Mindfulness is a simple, practical tool to help us find calm and stability in the midst of our daily lives. It’s a form of mind training or meditation that has extremely beneficial results.
To quote Jon Kabat-Zinn, mindfulness:
means paying attention in a particular way; on purpose, in the present moment, and nonjudgmentally.
When we incorporate the kind and non-judgemental aspect of mindfulness into our being it benefits our relationship with ourself and others – right in the midst of our busy, stressful lives. Once we know how to do it, we can do it anytime, any place, anywhere.
Mindfulness is rooted in Eastern spiritual traditions but in more recent years has been adapted into well researched, secular programmes widely available in medical, mental health and wellness settings. These programmes include Mindfulness-Based Stress Reduction (MBSR) and Mindfulness-Based Cognitive Therapy (MBCT). See my ‘mindfulness for wellbeing’ page for more details on this.
Mindfulness is the practice of directing attention to what is happening in the present moment in contrast to our more habitual states of mind where we are often preoccupied with memories, fantasies, worries or planning. Although we are often unaware of the current of our thinking, it has a profound effect on how we live our lives, as well on our mental and emotional health.
There is a significant body of research carried out in this area over the last 30 years, and it’s growing exponentially. The good news is that the research indicates that practicing mindfulness regularly helps the body/ mind respond rather than react to stress, leaving valuable resources available for improving our general health and well-being. More here.
Practicing mindfulness helps us to wake up to our lives, to what is happening in this moment, with an attitude of kindness towards ourselves and our experience.
Extensive research has shown that developing mindfulness has a significant positive effect on:
UK’s National Institute of Clinical Excellence (NICE) recommends mindfulness for the treatment of depression.
See my Testimonials section to find out what local people think of the mindfulness courses they have attended.
Effects of developing mindfulness include:
The best way to get started is to join a class and learn in a group setting from an experienced teacher.
You can read a book and start at home in your own living room. Some books even have helpful CDs with practices, but it is much harder to do it by yourself. Also, sitting with a group just makes it more fun to learn.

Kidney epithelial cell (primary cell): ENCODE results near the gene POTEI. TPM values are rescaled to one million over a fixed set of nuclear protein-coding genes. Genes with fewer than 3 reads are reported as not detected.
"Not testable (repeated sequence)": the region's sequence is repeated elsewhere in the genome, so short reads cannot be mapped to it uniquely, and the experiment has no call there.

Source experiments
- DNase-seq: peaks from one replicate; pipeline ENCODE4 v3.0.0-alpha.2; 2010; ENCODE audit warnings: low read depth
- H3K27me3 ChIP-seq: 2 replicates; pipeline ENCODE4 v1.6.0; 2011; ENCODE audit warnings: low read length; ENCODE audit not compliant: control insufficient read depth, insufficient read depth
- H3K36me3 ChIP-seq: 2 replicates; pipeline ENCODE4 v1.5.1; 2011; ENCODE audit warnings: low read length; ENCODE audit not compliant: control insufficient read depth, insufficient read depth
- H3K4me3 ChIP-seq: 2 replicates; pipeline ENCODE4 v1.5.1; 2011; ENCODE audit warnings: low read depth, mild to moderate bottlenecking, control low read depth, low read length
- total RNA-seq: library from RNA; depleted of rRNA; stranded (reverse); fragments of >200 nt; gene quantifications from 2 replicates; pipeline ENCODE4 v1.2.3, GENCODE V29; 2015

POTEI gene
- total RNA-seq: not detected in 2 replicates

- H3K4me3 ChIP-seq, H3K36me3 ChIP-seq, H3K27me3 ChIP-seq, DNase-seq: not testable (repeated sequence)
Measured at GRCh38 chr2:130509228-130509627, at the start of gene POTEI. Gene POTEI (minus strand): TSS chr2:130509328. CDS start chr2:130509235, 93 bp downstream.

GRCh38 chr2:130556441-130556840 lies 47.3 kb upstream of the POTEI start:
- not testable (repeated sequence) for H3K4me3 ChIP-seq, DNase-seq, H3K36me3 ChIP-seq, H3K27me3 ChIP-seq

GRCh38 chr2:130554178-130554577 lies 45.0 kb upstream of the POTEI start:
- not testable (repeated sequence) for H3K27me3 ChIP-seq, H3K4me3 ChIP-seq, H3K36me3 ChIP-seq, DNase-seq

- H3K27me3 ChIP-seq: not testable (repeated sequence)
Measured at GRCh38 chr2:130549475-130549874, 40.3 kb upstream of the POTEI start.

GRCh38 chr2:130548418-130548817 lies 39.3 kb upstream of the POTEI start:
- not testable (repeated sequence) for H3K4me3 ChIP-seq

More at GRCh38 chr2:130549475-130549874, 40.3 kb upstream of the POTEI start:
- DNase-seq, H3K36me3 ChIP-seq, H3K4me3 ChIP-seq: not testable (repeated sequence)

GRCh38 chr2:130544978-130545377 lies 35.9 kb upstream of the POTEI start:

If you can’t get to a class, these are some of the books I recommend:
I offer a number of different classes, but the one that is most helpful if you really want to integrate mindfulness into your life is the 8 week programme.
In the 8-week mindfulness course, participants meet together as a class for eight weekly 2 and a half hour classes, plus one all-day session.
The skill of mindfulness is taught through formal and informal mindfulness practices. Formal mindfulness meditation practices include the bodyscan meditation, mindful movement, sitting meditation and the 3-step breathing space. Informal mindfulness meditation practice involves exercises to help you integrate mindfulness into everyday life.
In each class, participants have an opportunity to talk about their experience of the home practices, the obstacles that inevitably arise, and how to deal with them skillfully. Each class is organized around a theme that is explored through mindfulness practice, group inquiry and other relevant exercises.
As mindfulness training is primarily experiential in nature, the main ‘work’ of the course is done at home between classes, using CDs with guided meditations that support participants developing practice outside of class. This requires devoting approximately 40 minutes per day to home practice. In many ways this commitment to daily practice is the most important aspect of the course. It is through personal experiencing of mindfulness that we come to understand the possibilities it opens for us in our daily lives.
Over the eight weeks of the program, the practices help you to:
With the popularity of mindfulness increasing it is important to go a class led by a properly trained and experienced teacher.
I adhere to the Good Practice Guidance for Teaching Mindfulness-Based Courses developed by the U.K. Network of Mindfulness Teachers and to the Ethical Guidelines developed at the University of Massachusetts CFM.
The guidance includes:
Download my Winter Programme for January 2019 (with a free meditation poster) here: Winter programme